Reaching the Next Generation

I received my copy of Rev! magazine yesterday, and as usual I skimmed through it all on the first day.  I actually receive a bulk order of 8 copies because of my work with Group Publishing and their Church Volunteer Central workshops.  I strategically drop copies into the boxes of those who need them.

There was an interesting article about the changes that twentysomethings are asking for in churches today.  This is a very real issue for us because of the make up of our neighborhood.  Within a 2 mile radius, there are 200,000 people.  66,000 of them are under 30 years old.  For a long time, we’ve discussed how to reach out to that group of people and be effective.  After another new person placed membership last week and three the week before, that makes 20 young singles in the last 6 months that we’ve added.  It seems as if God is ready for us to have them whether we are or not.

I was delighted to find the following seven "wants" in the Rev! article:

  1. They want to participate in a "gathering" experience.  "Gathering" being a community environment and not the typical man-up-front, everyone else watches.
  2. They want to share stories.
  3. They want authenticity, not perfection from leaders.
  4. They want to be taught the whole of Scripture in its historical context.
  5. They’d like to "belong before they believe".
  6. They want team leadership, not celebrity leadership.
  7. They don’t want to compartmentalize their lives.

For those that have looked into post-modernism, it is pretty clear that the loose, intangibles of that thinking type are beginning to take hold in more tangible ways.  The desire for experience, for authenticity, and dislike of hierarchical leadership are prevalent in most of these areas.

So, how many leaders out there are ready to be authentic instead of perfect?  I know I am! 

10 Responses to Reaching the Next Generation

  1. bnicklaus says:

    more accurately,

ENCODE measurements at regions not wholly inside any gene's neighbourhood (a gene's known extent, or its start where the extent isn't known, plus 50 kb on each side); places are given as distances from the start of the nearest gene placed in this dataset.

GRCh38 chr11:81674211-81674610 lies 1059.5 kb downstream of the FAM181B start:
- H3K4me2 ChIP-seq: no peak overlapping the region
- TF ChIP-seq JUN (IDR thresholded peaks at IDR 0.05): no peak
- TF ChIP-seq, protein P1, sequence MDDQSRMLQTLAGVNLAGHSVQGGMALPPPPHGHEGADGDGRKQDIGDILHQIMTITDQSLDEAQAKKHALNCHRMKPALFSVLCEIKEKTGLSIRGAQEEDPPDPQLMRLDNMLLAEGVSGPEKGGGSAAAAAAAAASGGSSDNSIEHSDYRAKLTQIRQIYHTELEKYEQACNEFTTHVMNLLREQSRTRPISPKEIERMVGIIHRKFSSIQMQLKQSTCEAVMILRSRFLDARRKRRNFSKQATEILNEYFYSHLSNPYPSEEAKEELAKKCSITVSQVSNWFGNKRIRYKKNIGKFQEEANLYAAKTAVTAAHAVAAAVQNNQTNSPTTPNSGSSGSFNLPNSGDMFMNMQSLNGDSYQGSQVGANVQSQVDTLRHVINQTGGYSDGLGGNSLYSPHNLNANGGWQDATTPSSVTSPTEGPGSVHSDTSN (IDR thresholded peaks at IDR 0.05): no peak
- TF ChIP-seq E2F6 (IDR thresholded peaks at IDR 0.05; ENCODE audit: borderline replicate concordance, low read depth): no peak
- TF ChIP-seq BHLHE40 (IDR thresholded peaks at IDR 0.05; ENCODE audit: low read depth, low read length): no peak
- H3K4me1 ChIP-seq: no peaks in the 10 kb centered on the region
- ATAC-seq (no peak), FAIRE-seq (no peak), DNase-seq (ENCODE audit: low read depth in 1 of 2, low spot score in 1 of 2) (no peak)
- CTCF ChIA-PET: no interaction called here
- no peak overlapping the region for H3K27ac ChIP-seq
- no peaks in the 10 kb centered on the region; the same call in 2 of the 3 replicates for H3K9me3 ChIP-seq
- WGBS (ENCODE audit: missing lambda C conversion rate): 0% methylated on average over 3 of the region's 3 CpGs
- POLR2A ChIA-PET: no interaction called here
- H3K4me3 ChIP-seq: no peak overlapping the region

how many are ready to be authentic instead of phony/unauthentic?

    perfect is not an option

  2. bnicklaus says:

    more accurately,
    how many are ready to be authentic instead of phony/unauthentic?

    perfect is not an option

  3. bradpalmore says:

    Sure, we say being perfect is not an option, but how many of us try to deny that fact?

  4. Stoogelover says:

    I’ve been contented just to be RIGHT! On everything. 🙂

  5. Stoogelover says:

    I’ve been contented just to be RIGHT! On everything. 🙂

  6. Maikon Borba says:

    Hello Brad!

    It’s been a little while since I last came here…
    Very cool these new features you have. Now we can see whether the person uses Mac or PC, IE or FireFox and also where he or she is from!!
    Have a blessed snowy day!!
    See you Wednesday!

  7. Maikon Borba says:

    Hello Brad!

    It’s been a little while since I last came here…
    Very cool these new features you have. Now we can see whether the person uses Mac or PC, IE or FireFox and also where he or she is from!!
    Have a blessed snowy day!!
    See you Wednesday!

  8. Pete Grant says:

    Being ‘authentic’ is very messy! You have to be ready to admit to your faults, doubts, and limitations. Not only does this mess with the whole “leader/minister” identity, but it also forces you to confront these truths on a personal level. On the one hand, it’s scary. On the other hand, it is quite freeing!!

    Pete Grant
    Minister/Tattoo artist for Sacred Ink

  9. Pete Grant says:

    Being ‘authentic’ is very messy! You have to be ready to admit to your faults, doubts, and limitations. Not only does this mess with the whole “leader/minister” identity, but it also forces you to confront these truths on a personal level. On the one hand, it’s scary. On the other hand, it is quite freeing!!

    Pete Grant
    Minister/Tattoo artist for Sacred Ink

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